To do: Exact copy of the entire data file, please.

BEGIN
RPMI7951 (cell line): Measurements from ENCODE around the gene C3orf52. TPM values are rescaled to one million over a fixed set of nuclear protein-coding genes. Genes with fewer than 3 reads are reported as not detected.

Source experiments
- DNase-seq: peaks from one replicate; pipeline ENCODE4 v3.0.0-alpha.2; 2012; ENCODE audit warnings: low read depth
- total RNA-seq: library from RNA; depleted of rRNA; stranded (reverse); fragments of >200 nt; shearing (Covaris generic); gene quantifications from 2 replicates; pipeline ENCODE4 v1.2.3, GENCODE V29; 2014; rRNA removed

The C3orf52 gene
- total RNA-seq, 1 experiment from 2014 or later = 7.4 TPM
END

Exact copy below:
RPMI7951 (cell line): Measurements from ENCODE around the gene C3orf52. TPM values are rescaled to one million over a fixed set of nuclear protein-coding genes. Genes with fewer than 3 reads are reported as not detected.

Source experiments
- DNase-seq: peaks from one replicate; pipeline ENCODE4 v3.0.0-alpha.2; 2012; ENCODE audit warnings: low read depth
- total RNA-seq: library from RNA; depleted of rRNA; stranded (reverse); fragments of >200 nt; shearing (Covaris generic); gene quantifications from 2 replicates; pipeline ENCODE4 v1.2.3, GENCODE V29; 2014; rRNA removed

The C3orf52 gene
- total RNA-seq, 1 experiment from 2014 or later = 7.4 TPM